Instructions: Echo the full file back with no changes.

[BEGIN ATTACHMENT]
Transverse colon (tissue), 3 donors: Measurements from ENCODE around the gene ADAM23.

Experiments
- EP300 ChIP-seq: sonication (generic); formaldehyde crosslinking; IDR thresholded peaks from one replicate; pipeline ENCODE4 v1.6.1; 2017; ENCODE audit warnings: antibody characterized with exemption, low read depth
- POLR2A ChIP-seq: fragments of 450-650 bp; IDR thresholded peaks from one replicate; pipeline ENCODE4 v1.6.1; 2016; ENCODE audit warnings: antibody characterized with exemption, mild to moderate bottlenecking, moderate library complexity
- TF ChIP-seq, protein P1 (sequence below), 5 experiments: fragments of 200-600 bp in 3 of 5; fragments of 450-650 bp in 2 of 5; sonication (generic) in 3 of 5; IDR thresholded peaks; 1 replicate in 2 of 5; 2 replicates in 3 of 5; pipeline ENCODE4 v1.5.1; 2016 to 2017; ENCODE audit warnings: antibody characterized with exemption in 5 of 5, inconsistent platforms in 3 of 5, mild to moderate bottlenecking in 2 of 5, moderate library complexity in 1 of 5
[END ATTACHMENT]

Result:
Transverse colon (tissue), 3 donors: Measurements from ENCODE around the gene ADAM23.

Experiments
- EP300 ChIP-seq: sonication (generic); formaldehyde crosslinking; IDR thresholded peaks from one replicate; pipeline ENCODE4 v1.6.1; 2017; ENCODE audit warnings: antibody characterized with exemption, low read depth
- POLR2A ChIP-seq: fragments of 450-650 bp; IDR thresholded peaks from one replicate; pipeline ENCODE4 v1.6.1; 2016; ENCODE audit warnings: antibody characterized with exemption, mild to moderate bottlenecking, moderate library complexity
- TF ChIP-seq, protein P1 (sequence below), 5 experiments: fragments of 200-600 bp in 3 of 5; fragments of 450-650 bp in 2 of 5; sonication (generic) in 3 of 5; IDR thresholded peaks; 1 replicate in 2 of 5; 2 replicates in 3 of 5; pipeline ENCODE4 v1.5.1; 2016 to 2017; ENCODE audit warnings: antibody characterized with exemption in 5 of 5, inconsistent platforms in 3 of 5, mild to moderate bottlenecking in 2 of 5, moderate library complexity in 1 of 5